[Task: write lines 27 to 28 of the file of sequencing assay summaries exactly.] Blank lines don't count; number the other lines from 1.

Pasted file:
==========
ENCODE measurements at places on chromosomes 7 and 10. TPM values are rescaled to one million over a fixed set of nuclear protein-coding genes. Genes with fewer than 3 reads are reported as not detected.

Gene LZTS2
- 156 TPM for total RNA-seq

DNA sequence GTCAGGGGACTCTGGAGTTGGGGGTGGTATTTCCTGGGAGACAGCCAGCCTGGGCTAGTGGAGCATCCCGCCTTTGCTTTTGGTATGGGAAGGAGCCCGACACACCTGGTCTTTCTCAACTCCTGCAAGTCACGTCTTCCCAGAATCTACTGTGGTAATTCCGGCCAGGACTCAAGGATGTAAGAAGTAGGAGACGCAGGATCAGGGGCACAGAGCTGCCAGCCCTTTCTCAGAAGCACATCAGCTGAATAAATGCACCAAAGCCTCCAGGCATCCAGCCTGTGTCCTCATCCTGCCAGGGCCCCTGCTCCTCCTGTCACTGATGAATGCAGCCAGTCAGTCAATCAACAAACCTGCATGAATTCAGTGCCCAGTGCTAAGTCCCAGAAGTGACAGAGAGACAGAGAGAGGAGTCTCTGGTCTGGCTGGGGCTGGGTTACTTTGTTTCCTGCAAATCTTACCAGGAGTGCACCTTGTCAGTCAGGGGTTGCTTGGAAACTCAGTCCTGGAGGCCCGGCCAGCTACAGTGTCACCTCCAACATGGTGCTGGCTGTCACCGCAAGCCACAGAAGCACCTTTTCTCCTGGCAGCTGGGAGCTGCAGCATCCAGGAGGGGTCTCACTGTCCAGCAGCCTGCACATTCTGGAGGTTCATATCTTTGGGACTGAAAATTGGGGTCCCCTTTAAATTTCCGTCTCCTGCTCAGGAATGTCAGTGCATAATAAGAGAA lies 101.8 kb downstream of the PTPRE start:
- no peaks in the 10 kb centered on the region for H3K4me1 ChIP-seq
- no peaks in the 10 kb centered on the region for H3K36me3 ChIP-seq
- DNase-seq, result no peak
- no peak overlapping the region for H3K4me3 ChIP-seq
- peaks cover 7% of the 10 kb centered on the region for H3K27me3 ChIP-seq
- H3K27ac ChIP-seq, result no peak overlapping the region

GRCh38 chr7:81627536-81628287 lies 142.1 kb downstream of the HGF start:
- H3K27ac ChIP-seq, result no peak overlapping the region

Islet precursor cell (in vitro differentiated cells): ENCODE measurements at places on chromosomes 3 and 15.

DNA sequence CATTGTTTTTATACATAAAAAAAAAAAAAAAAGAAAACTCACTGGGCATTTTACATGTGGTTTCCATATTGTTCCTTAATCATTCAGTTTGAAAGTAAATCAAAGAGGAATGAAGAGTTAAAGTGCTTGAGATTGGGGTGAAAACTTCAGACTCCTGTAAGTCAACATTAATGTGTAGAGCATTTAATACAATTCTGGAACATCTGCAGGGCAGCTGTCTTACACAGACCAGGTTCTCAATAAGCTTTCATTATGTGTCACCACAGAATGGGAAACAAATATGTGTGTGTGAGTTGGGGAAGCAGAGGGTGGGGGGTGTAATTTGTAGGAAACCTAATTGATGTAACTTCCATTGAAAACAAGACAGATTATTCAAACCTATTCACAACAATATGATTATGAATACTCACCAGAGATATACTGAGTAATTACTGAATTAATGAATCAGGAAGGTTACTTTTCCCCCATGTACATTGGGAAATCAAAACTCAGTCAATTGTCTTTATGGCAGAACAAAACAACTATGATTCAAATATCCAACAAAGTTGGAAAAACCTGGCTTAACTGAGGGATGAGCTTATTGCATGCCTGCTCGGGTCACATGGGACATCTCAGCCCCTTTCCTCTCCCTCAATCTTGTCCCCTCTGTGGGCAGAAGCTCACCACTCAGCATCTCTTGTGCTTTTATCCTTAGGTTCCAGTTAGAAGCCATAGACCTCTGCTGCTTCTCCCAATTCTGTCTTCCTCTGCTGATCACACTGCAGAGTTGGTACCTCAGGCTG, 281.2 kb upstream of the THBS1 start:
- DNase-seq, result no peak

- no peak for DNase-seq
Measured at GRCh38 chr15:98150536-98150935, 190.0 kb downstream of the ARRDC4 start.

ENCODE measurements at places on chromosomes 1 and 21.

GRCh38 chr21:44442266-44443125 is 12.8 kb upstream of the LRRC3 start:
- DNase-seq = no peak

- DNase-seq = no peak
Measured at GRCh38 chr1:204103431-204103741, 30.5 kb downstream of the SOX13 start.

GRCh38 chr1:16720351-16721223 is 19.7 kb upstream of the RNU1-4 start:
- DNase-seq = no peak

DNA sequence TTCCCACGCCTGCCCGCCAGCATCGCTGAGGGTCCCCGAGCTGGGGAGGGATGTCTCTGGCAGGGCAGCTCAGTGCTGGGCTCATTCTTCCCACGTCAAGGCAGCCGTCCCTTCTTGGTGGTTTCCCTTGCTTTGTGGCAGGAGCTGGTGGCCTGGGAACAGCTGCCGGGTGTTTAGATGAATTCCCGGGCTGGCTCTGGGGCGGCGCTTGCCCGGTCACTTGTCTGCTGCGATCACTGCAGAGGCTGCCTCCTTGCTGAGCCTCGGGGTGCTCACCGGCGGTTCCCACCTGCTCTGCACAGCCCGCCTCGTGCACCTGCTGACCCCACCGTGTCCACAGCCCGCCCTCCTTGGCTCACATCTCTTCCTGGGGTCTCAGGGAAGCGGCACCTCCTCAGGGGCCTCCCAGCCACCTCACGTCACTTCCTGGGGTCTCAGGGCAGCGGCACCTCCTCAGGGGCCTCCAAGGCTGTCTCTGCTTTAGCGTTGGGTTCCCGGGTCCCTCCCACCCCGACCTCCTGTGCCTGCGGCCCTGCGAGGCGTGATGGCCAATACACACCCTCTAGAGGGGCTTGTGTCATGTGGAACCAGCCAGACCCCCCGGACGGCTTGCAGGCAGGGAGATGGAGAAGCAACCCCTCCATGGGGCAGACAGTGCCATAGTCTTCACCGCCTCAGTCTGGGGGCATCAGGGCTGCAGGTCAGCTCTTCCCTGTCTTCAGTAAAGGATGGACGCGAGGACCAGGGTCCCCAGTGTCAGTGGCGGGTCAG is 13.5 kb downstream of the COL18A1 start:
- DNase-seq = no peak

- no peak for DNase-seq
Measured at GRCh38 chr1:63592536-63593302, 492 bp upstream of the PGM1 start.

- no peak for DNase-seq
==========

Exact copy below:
- no peak for DNase-seq
Measured at GRCh38 chr1:63592536-63593302, 492 bp upstream of the PGM1 start.